How will the 2011 bullpen stack up?

Going back to last night’s entry, the 1970 Orioles were voted the fourth-best team on the “MLB Network Countdown.” The 1998 Yankees, 1975 Reds and 1961 Yankees made the top three.

Perhaps it’s the fan in me, but I still regard the 1969-1971 stretch as a dynasty despite only one championship. We can include 1966 and make it two.

Since we’ve spent so many days talking about the bullpen and how it shapes up as the strength of the 2011 team, and since we’re also going back in time, it seems appropriate for me to bring up the 1997 club. I’m basically tying together two themes here. And I continue to work without a safety net, which is pretty daring.

Looking at the current unit, there’s a very good chance that we’ll see Kevin Gregg, Koji Uehara, Michael Gonzalez, Jim Johnson, Jeremy Accardo and Jason Berken on Opening Day. That leaves room for one more arm.

Now let’s return to that glorious wire-to-wire season in ‘97, which also represents my first full year on the Orioles beat at The Sun (I came off the small college beat to join the coverage of 2,130 and 2,131 in ‘95 and the playoffs in ‘96.)

Here’s a look at the roster that season, the last to produce a winner before 13 straight duds. You might have forgotten a few names.

Check out the list of pitchers, and more specifically, the relievers. The roll call includes Randy Myers, Armando Benitez, Jesse Orosco, Alan Mills, Arthur Rhodes and Terry Mathews. You also can include Shawn Boskie, who made only nine starts among his 28 appearances.

Myers posted a 1.51 ERA in 61 games and went 45-for-46 in save chances. Benitez, who inherited the closer’s job the following season, was 4-5 with nine saves and a 2.45 ERA in 71 games.

Rhodes might be the most overlooked guy on that team. It’s easy to forget that he was 10-3 with a 3.02 ERA in 53 games and struck out 102, with only 26 walks and 75 hits allowed, in 95 1/3 innings.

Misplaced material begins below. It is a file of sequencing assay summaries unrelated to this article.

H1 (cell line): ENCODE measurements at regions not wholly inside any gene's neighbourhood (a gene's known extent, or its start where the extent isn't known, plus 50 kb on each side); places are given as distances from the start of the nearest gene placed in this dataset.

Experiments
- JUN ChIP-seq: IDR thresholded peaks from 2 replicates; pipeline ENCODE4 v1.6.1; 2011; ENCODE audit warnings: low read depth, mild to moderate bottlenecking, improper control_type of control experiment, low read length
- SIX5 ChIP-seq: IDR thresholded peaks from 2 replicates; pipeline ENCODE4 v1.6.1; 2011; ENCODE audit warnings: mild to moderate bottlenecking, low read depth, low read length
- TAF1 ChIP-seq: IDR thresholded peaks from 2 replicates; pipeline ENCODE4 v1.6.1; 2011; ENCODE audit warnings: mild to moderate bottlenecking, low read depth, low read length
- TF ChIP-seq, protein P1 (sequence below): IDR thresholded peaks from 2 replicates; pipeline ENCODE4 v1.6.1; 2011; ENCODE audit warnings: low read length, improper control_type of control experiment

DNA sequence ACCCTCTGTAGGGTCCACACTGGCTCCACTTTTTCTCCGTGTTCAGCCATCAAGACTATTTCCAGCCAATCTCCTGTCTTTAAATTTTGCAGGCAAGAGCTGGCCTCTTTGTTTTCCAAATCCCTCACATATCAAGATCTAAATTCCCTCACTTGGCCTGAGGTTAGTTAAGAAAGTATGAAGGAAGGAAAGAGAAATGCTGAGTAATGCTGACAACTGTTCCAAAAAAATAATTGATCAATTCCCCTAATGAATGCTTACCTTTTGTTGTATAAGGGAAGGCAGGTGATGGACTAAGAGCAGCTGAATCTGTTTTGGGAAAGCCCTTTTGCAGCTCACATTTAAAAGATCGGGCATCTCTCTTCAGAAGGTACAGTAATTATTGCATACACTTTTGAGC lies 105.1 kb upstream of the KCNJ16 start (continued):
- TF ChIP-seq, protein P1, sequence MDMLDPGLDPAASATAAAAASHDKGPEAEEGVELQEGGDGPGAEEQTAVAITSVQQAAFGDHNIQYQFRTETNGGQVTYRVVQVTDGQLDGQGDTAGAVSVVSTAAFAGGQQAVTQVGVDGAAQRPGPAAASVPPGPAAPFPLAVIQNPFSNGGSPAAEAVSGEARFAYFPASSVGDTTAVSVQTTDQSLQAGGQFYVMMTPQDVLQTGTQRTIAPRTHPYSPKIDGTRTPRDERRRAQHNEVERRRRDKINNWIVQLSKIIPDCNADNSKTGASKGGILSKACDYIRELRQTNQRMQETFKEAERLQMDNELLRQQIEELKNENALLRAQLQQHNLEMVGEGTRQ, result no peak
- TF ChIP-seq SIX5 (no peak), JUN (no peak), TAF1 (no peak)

Orosco, the other lefty, went 6-3 with a 2.32 ERA in 71 appearances. Mathews, once booed during a playoff game as soon as the bullpen gates swung open, was 4-4 with a 4.41 ERA in 57 appearances.

I’m starting to tear up. Somebody pass me a tissue.

Naturally, we tend to remember Benitez more for the sliders he threw to Marquis Grissom and Tony Fernandez in the American League Championship Series. Yeah, thanks a lot. And you wonder why catcher Chris Hoiles kept putting down one finger.

I almost held up another one, but I didn’t want to get kicked out of the press box.

Benitez loved his slider. He was pretty much alone in that opinion.

Anyway, it was a great bullpen. The 2011 unit will be seriously challenged to match or exceed it.

If you really want to take a spin in the ol’ time machine, we could go back to 1966, which produced the first world championship.

Stu Miller was 9-4 with 18 saves and a 2.25 ERA in 51 games. Eddie Watt was 9-7 with four saves and a 3.83 ERA in 43 games. Moe Drabowsky was 6-0 with seven saves and a 2.81 ERA in 44 games. Eddie Fisher was 5-3 with 13 saves and a 2.64 ERA in 44 games. Dick Hall was 6-2 with seven saves and a 3.95 ERA in 32 games. Gene Brabender was 4-3 with two saves and a 3.55 ERA in 31 games.

The 2011 group definitely has its work cut out for it.

Watt also started 13 games that season. I think of him only as a late-inning reliever, and the guy with the crew cut who served up Lee May’s home run to prevent a sweep in ‘70.

Must have thrown a slider.

blog comments powered by Disqus